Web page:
ANTRIM, Northern Ireland, (Reuters) – The dissident republican group Real IRA claimed responsibility yesterday for killing two British soldiers in Northern Ireland, one of the worst attacks since a 1998 peace deal stemmed years of violence.
Gunmen shot the soldiers as they picked up pizzas at the gates of an army base near Antrim on Saturday night. Four people, including two pizza delivery men, were wounded.
A caller to the Sunday Tribune newspaper claimed responsibility for the shooting in the name of the South Antrim brigade of the Real IRA.
“He said he made, and the Real IRA made, no apology for targeting British soldiers while they remained what he called occupying the north of Ireland,” Suzanne Breen, a journalist at the newspaper, told Sky News.
The Real IRA, a splinter group from the Irish Republican Army, carried out the deadliest single bombing of Northern Ireland’s sectarian “Troubles” in the market town of Omagh in August 1998. Twenty-nine people were killed.
Northern Ireland’s former foes vowed the killings in Antrim would not plunge the province into a new cycle of violence.
“Their intention is to bring British soldiers back onto the streets. They want to destroy the progress of recent times and to plunge Ireland back into conflict,” said Sinn Fein President Gerry Adams, for years the face of republican opposition to British rule in Northern Ireland.
The victims were collecting the pizza at the Massereene barracks near Antrim, 15 miles (25 km) northwest of Belfast, when the gunmen pulled up in a vehicle and opened fire.
After an initial burst of gunfire, the attackers walked up and shot the victims as they lay on the ground, Irish state broadcaster RTE said.
The two soldiers who were killed were in their 20s and due to fly out for duty in Afghanistan. They were the first British soldiers to be killed in Northern Ireland for 12 years.
Police said one of the delivery men, a Polish national, was critically injured.
The 1998 Good Friday peace accord ended 30 years of conflict in Northern Ireland in which more than 3,000 people were killed. But sporadic violence, much of it crime-linked, has continued.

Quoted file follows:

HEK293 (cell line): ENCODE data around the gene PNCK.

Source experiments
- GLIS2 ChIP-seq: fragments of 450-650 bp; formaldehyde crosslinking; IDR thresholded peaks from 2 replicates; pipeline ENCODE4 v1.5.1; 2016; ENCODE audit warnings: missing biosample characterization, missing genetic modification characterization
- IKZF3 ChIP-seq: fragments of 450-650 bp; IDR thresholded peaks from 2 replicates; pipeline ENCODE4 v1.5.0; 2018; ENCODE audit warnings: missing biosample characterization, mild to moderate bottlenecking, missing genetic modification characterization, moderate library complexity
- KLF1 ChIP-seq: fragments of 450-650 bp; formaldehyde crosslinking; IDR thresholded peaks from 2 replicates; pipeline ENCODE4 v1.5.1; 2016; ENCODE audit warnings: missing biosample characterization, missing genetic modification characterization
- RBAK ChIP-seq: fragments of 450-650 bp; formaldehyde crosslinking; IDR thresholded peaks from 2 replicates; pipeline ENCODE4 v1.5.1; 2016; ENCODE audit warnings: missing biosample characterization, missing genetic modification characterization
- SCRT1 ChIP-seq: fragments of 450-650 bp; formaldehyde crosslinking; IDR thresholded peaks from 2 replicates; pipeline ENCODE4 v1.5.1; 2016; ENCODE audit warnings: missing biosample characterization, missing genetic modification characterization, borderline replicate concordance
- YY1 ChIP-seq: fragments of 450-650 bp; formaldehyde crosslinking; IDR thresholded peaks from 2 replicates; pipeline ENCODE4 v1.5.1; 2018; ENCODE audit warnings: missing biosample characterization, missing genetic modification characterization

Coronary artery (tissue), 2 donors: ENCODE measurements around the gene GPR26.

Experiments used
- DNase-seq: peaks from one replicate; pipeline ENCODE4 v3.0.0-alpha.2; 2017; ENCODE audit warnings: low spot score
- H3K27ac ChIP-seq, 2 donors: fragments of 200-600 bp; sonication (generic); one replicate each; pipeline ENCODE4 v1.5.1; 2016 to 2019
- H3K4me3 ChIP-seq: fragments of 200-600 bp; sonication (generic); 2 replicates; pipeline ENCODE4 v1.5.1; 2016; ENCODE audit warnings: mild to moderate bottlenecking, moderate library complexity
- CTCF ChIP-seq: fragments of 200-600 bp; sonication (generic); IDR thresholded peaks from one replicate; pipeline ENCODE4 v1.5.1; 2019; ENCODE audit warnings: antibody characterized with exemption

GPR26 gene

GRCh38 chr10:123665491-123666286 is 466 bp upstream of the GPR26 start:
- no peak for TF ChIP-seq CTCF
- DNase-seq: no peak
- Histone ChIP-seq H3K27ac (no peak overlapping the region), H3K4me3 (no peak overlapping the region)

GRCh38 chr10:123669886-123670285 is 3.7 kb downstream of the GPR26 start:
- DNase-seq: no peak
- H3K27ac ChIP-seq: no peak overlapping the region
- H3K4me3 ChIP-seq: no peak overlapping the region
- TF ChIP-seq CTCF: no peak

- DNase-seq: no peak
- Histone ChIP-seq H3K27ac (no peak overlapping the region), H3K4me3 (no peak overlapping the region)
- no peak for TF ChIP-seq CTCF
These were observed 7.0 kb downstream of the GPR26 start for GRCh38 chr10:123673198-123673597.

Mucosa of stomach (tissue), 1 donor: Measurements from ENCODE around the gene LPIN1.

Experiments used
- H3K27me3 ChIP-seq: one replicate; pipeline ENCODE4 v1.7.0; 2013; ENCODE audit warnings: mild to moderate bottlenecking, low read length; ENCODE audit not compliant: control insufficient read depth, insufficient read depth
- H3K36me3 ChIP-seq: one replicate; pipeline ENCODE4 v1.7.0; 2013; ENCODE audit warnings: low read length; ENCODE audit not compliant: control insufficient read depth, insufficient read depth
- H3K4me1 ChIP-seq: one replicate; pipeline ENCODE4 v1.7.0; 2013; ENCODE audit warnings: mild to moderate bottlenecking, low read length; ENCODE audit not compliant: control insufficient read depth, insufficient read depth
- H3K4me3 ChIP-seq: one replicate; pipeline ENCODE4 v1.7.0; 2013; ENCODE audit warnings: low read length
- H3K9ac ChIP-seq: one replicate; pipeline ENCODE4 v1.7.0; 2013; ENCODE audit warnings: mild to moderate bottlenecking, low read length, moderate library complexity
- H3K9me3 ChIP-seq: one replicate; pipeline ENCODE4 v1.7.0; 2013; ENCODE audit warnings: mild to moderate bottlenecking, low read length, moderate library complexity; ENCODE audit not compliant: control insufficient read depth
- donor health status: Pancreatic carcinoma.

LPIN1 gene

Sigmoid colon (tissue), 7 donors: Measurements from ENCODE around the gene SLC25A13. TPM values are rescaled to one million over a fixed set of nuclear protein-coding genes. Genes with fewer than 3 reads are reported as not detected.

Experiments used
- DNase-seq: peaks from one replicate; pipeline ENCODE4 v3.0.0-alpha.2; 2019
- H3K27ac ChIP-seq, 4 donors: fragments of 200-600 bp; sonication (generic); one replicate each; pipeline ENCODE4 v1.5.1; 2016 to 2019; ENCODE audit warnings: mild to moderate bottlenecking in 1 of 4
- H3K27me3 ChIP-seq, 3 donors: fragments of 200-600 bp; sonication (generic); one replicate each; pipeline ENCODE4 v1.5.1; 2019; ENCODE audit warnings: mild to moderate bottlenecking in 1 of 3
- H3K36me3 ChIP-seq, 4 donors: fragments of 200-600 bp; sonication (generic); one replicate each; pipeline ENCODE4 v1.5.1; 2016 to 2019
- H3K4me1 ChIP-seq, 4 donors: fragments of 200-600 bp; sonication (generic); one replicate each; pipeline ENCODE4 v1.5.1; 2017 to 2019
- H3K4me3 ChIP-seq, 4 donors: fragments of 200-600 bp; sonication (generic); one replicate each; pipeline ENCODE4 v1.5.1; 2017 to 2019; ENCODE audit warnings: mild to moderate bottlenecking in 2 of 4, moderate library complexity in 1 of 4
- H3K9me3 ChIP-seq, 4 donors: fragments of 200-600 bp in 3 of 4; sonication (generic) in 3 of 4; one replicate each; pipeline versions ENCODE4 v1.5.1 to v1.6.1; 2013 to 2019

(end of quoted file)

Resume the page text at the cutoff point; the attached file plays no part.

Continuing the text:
The IRA, which sought a united Ireland and drew support from the minority Roman Catholic community, and pro-British Protestant guerrilla groups agreed to ceasefires under the deal.
Saturday’s shooting followed a police warning last week that the threat from splinter groups from the Irish Republican Army was again high. It also came after reports, which angered nationalist politicians, that members of Britain’s Special Reconnaissance Regiment had returned to the province.
Northern Ireland First Minister Peter Robinson said IRA splinter groups and “crazies with guns in their hands” did not have public support. “Whether it’s the Real IRA or the Continuity, IRA they need to be defeated.”
The violence appeared to be a tactic to provoke a reaction from loyalist supporters of British rule, said Pete Shirlow, senior lecturer at Queen’s University Belfast School of Law.
The main threat was how those loyalists would react, he said. But there would need to be a sustained level of new violence for the peace process to risk breakdown.
“I don’t think we can go back to what we had (in the Troubles) but it creates unease, it creates uncertainty.”
Northern Ireland’s Deputy First Minister Martin McGuinness, a former IRA guerrilla commander turned peace negotiator, said elements in both the republican and loyalist camp were hostile to the peace process but they were in a minority.
“We have to move forward, keep our nerve and continue to show that politics works, because under no circumstances can we allow microgroups like this into the driving seat,” he told RTE.